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God the Son (Part 3)

Lesson 7

Some objections to the Deity of Christ

John 10:30-39 – Jesus referred to other people as “gods” (v. 34). So Jesus is also a “god” in the same sense.

Jesus is quoting Ps. 82:6. The Hebrew word for “gods” is elohim, which is most often translated as God or gods, but it literally means “mighty ones.” One can be mighty because he is a “god,” or because he is physically strong, or because he holds a position of authority. Therefore, what this word means depends on context. In Ps. 82, the “gods” are in fact the judges of Israel, who are expected to judge righteously, like God does. Elohim is also translated as judges in Exod. 21:5-6 and 22:7-9.

So Jesus is saying that if the judges, who are mere men, can be called “gods” because they hold positions of authority, why do you object when I, who has been set apart and sent here by the Father himself and is therefore of greater authority than the judges, say that I am the Son of God? Jesus is not saying that he is a “god,” but is above these so-called “gods” because he is the Son of God and therefore has the same divine nature as God the Father. The Jews understood this immediately, for they tried to stone him for blasphemy.

John 1:1 – In the Greek, the definite article (“the”) appears before the first use of “God” but not before the second use. This implies that there is a distinction between the first God (“the God,” meaning the Father) and the second god (“a god,” meaning the Son).

Actually, Greek is very careless with the definite article. Sometimes it uses it, sometimes it does not. For example, Greek often uses the definite article before proper names, but not always. In John 1:47, the article appears before the name Jesus but in John 1:50, it does not. Does this imply that there are two Jesuses? Of course not.

The definite article does not always appear before God even though the Father is clearly meant. For example, in John 1:18, “God” clearly refers to the Father, but the definite article is not used. The objection, therefore, is definitely pointless.

John 1:18 – Jesus is called “the only begotten,” meaning that he had a beginning. Therefore, he can be a “god,” but not God.

The Greek word for “only begotten,” monogenēs, can also mean “unique.” It is used in Heb. 11:17 of Isaac, who is obviously not Abraham’s only begotten son but is his unique son. Therefore, when monogenēs is used of Jesus, it refers to his unique status as the only Son of God.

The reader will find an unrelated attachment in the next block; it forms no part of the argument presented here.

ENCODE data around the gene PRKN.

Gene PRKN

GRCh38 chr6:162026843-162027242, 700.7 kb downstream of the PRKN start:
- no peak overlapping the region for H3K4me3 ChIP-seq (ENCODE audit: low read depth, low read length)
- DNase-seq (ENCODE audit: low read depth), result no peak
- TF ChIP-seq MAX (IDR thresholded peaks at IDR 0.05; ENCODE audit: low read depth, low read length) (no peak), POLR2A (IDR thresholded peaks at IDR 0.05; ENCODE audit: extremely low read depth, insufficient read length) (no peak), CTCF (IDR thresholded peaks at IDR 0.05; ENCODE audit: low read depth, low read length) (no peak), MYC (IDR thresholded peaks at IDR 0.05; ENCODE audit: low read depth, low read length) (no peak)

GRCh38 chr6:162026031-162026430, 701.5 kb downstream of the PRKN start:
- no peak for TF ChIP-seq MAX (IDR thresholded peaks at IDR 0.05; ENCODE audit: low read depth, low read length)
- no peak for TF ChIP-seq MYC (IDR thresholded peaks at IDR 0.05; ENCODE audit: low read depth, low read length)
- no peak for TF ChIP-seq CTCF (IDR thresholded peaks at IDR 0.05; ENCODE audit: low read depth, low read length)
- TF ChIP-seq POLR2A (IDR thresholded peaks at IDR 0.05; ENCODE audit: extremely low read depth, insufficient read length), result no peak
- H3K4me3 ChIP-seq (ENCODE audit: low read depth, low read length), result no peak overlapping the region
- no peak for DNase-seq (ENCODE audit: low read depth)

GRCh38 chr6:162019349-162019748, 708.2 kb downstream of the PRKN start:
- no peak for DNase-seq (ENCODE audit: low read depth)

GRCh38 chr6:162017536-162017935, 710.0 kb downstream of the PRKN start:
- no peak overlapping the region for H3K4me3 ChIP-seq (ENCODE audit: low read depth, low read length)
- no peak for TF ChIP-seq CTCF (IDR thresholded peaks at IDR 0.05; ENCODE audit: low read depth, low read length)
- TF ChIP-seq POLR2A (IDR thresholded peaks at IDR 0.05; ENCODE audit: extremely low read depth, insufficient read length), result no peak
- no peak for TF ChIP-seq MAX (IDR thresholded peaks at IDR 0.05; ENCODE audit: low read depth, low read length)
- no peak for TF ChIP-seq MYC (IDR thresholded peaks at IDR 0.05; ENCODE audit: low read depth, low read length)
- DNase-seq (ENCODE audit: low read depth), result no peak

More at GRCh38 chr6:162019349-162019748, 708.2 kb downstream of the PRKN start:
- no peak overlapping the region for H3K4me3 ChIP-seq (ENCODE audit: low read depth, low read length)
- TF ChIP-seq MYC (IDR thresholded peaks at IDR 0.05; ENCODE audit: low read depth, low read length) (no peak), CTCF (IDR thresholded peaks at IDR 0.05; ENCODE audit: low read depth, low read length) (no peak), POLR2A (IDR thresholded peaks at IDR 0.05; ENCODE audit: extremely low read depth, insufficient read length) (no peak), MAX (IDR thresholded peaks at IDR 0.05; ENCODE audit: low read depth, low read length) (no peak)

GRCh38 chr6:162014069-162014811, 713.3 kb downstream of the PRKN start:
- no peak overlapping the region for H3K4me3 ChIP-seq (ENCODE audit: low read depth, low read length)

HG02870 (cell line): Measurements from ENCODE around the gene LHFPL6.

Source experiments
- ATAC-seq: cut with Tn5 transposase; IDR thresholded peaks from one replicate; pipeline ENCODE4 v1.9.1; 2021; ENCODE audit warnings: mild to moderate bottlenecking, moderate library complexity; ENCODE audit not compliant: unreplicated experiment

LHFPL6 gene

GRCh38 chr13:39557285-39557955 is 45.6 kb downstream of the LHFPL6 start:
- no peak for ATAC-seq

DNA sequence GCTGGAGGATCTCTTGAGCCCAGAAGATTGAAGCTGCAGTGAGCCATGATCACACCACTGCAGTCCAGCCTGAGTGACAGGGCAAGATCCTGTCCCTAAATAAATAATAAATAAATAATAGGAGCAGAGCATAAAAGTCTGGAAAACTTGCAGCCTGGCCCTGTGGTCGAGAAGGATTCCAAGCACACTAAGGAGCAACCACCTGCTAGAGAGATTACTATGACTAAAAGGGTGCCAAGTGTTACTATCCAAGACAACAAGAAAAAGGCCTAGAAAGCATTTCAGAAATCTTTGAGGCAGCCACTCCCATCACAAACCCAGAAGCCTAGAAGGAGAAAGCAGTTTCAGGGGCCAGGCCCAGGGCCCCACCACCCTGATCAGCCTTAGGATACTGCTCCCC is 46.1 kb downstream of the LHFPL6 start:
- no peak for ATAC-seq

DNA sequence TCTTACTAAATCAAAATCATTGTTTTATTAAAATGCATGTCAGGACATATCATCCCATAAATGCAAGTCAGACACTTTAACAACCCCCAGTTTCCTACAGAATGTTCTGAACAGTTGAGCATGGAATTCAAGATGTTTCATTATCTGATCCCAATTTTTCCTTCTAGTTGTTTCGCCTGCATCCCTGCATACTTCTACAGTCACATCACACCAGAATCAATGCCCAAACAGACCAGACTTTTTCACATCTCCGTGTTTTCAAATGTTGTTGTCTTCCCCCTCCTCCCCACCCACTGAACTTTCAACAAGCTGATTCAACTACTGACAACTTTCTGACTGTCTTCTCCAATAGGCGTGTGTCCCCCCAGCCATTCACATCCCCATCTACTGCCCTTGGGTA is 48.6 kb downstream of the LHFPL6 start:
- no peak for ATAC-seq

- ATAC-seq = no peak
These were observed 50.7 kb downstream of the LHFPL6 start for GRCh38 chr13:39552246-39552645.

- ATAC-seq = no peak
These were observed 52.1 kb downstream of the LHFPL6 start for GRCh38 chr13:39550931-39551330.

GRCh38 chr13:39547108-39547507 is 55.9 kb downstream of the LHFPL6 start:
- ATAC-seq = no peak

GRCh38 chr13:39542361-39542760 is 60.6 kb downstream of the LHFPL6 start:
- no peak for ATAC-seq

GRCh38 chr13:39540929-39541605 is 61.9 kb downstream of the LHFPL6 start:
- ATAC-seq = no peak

The Nicene Creed affirms that Jesus was “begotten, not made,” and the Creed of Chalcedon explicitly says that Jesus was “begotten of his Father before the worlds according to his Godhead.” What these Creeds are trying to say is that the word “begotten” actually confirms the divine nature of Jesus Christ. Just as humans beget humans, so, too, God begets God. This is not to imply that Jesus had a beginning. It means that his Sonship differs from everyone else. Believers are the sons of God (John 1:12) by adoption but Jesus is the only Son of God by nature. When monogenēs is used of Jesus, therefore, it refers to his unique status as the only Son who has the same nature as the Father.

John 14:28 – Jesus said that his Father is greater than he is, so Jesus cannot be equal in nature to God.

This objection does not take into account the difference between nature and authority. If my son and I were working at the same corporation and he were the janitor and I were the CEO, I would have more authority than he would (thus, I would be greater than him), but we would still have the same nature. The Father has more authority than the Son, which makes him greater than Jesus, but they still have the same divine nature.

1 Cor. 8:5-6 – Paul says that there is only one God and that God is the Father. Therefore, Jesus cannot be God.

Paul also says that there is only one Lord and that Lord is Jesus Christ. So, if the objection were legitimate, that would mean that the Father and the Holy Spirit cannot also be Lord. Yet, Paul calls the Father Lord in 2 Cor. 6:17-18 and he calls the Holy Spirit Lord in 2 Cor. 3:17.

Paul is drawing a contrast between the world and us. In the world, there are many so-called gods and lords, but for us there is only one God and one Lord.

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